Barroso clears way for new Italian commissioner


By further extending Franco Frattini’s unpaid leave, Commission President José Manuel Barroso cleared the way for incoming Italian Prime Minister Silvio Berlusconi to nominate his protégé, MEP Antonio Tajani, as his successor.

Franco Frattini, Commission Vice President in charge of Justice and Home Affairs, was granted extended leave without pay until 15 May, leaving Berlusconi enough time to nominate his successor at the Commission.

Frattini, who is set to join the new Italian government as foreign minister, had already been granted leave on 28 March “with a view to the clarification of the situation following the elections in Italy” (EURACTIV 21/04/08). The decision had been taken “in the interest of the institution,” Barroso said.

Commission spokesperson Johannes Laitenberger admitted he was “not aware” of any precedent at the Commission after Barroso announced his decision to extend Frattini’s leave on Monday (28 April). 

The decision also ends all hopes of outgoing Prime Minister Romano Prodi to claim the right to nominate Frattini’s successor. Indeed, it is unlikely that Italy will still be without a new government by 15 May. 

In order to avoid any meddling by Prodi, Frattini also announced he would give up his seat in the newly elected Italian Parliament. According to Commission staff rules, membership of a national parliament is incompatible with the post of commissioner.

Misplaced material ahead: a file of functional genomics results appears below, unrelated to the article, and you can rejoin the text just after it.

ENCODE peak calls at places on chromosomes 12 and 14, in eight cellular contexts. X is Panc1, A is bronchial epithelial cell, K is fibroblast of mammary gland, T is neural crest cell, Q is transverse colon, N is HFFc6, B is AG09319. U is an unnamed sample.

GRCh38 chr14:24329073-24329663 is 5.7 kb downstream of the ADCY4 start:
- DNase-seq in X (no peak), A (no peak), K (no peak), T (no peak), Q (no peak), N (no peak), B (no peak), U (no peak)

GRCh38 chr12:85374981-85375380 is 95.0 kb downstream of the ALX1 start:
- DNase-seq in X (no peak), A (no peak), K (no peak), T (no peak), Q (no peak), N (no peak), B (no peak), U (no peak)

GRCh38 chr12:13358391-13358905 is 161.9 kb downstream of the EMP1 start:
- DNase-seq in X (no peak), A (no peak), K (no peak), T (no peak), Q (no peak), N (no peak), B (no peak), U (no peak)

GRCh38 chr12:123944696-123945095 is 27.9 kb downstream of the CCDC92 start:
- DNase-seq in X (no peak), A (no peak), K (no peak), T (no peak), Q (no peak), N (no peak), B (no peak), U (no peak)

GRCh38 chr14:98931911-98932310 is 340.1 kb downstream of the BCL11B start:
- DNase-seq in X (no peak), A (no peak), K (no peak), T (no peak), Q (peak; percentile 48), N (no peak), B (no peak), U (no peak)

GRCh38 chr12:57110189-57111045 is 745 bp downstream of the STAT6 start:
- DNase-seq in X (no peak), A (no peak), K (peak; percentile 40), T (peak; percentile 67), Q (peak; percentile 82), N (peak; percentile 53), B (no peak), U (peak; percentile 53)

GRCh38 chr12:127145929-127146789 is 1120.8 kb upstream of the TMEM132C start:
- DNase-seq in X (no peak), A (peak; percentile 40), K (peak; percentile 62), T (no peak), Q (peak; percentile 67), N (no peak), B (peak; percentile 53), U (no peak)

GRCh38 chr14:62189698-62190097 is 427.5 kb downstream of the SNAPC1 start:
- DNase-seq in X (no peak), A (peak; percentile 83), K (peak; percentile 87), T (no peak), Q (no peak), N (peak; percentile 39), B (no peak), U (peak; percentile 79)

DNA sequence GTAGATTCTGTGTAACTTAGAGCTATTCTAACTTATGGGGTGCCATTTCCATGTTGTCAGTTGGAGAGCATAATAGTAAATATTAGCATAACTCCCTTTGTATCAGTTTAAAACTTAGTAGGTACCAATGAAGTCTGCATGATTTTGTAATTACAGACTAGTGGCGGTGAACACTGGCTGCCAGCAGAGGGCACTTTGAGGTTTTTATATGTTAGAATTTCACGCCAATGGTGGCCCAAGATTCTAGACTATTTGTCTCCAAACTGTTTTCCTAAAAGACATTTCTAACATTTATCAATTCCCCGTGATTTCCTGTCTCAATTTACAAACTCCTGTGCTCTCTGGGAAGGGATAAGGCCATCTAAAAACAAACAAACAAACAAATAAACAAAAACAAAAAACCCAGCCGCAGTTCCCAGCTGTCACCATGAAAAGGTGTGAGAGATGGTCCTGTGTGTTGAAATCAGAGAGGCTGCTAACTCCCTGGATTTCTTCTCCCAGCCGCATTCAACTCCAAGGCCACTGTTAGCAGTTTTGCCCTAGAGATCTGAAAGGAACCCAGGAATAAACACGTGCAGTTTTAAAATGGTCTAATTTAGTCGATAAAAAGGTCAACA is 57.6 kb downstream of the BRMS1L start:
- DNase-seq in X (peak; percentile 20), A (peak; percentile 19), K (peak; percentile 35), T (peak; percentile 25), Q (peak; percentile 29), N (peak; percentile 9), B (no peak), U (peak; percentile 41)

But critics claim Barroso did Berlusconi a favour by reshuffling jobs at the Commission. On 22 April, he announced that Frattini’s successor will be in charge of the transport portfolio while Jacques Barrot, the Frenchman who was holding the position until now, will permanently take the justice, freedom and security portfolio previously held by Frattini.

Without the job swap, critics say Antonio Tajani, Berlusconi’s first choice to replace Frattini, would never have stood a chance of being approved by the European Parliament. Socialist and Liberal MEPs had already announced they would fight his nomination because he is considered too rightist for the justice, freedom and security portfolio which requires a wide, cross-party consensus. 

Transport, on the other hand, is perceived as a less sensitive portfolio and so opposition is expected to be lower. However, the fact that the complex Alitalia case will be handled by Berlusconi’s man in Brussels is considered far from ideal.

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